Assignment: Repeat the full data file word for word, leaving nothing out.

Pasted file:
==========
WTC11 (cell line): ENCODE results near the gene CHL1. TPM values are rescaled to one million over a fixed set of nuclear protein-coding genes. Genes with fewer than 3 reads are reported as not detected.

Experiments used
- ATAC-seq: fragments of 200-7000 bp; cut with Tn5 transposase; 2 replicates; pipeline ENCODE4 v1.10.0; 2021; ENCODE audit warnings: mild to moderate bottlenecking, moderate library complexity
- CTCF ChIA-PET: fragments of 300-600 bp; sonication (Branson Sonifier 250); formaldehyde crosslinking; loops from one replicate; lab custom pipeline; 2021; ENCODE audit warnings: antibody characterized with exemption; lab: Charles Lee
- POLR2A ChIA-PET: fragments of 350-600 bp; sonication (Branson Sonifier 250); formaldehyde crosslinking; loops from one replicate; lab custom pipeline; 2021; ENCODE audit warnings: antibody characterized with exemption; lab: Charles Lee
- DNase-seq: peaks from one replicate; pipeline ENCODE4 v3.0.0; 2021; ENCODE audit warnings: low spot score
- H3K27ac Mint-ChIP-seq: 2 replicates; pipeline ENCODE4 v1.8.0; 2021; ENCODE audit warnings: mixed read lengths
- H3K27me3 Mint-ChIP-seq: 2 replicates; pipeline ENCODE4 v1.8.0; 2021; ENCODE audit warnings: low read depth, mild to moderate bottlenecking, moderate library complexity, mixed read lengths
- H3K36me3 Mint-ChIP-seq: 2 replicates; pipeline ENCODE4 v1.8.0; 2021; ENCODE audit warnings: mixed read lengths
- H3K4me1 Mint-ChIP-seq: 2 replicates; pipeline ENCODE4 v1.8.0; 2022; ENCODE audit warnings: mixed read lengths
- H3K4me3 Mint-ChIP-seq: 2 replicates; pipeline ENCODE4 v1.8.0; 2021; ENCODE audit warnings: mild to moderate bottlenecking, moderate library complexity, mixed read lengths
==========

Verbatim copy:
WTC11 (cell line): ENCODE results near the gene CHL1. TPM values are rescaled to one million over a fixed set of nuclear protein-coding genes. Genes with fewer than 3 reads are reported as not detected.

Experiments used
- ATAC-seq: fragments of 200-7000 bp; cut with Tn5 transposase; 2 replicates; pipeline ENCODE4 v1.10.0; 2021; ENCODE audit warnings: mild to moderate bottlenecking, moderate library complexity
- CTCF ChIA-PET: fragments of 300-600 bp; sonication (Branson Sonifier 250); formaldehyde crosslinking; loops from one replicate; lab custom pipeline; 2021; ENCODE audit warnings: antibody characterized with exemption; lab: Charles Lee
- POLR2A ChIA-PET: fragments of 350-600 bp; sonication (Branson Sonifier 250); formaldehyde crosslinking; loops from one replicate; lab custom pipeline; 2021; ENCODE audit warnings: antibody characterized with exemption; lab: Charles Lee
- DNase-seq: peaks from one replicate; pipeline ENCODE4 v3.0.0; 2021; ENCODE audit warnings: low spot score
- H3K27ac Mint-ChIP-seq: 2 replicates; pipeline ENCODE4 v1.8.0; 2021; ENCODE audit warnings: mixed read lengths
- H3K27me3 Mint-ChIP-seq: 2 replicates; pipeline ENCODE4 v1.8.0; 2021; ENCODE audit warnings: low read depth, mild to moderate bottlenecking, moderate library complexity, mixed read lengths
- H3K36me3 Mint-ChIP-seq: 2 replicates; pipeline ENCODE4 v1.8.0; 2021; ENCODE audit warnings: mixed read lengths
- H3K4me1 Mint-ChIP-seq: 2 replicates; pipeline ENCODE4 v1.8.0; 2022; ENCODE audit warnings: mixed read lengths
- H3K4me3 Mint-ChIP-seq: 2 replicates; pipeline ENCODE4 v1.8.0; 2021; ENCODE audit warnings: mild to moderate bottlenecking, moderate library complexity, mixed read lengths